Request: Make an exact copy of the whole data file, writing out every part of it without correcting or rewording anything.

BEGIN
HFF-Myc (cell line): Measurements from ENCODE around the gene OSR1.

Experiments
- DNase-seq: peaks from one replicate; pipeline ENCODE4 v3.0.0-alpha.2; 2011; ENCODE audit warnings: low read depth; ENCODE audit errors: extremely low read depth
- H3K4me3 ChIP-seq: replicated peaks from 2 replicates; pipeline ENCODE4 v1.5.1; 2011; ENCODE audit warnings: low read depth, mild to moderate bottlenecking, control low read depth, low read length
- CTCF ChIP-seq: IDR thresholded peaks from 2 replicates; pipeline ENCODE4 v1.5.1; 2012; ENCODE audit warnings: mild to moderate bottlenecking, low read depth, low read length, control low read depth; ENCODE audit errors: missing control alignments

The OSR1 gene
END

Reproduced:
HFF-Myc (cell line): Measurements from ENCODE around the gene OSR1.

Experiments
- DNase-seq: peaks from one replicate; pipeline ENCODE4 v3.0.0-alpha.2; 2011; ENCODE audit warnings: low read depth; ENCODE audit errors: extremely low read depth
- H3K4me3 ChIP-seq: replicated peaks from 2 replicates; pipeline ENCODE4 v1.5.1; 2011; ENCODE audit warnings: low read depth, mild to moderate bottlenecking, control low read depth, low read length
- CTCF ChIP-seq: IDR thresholded peaks from 2 replicates; pipeline ENCODE4 v1.5.1; 2012; ENCODE audit warnings: mild to moderate bottlenecking, low read depth, low read length, control low read depth; ENCODE audit errors: missing control alignments

The OSR1 gene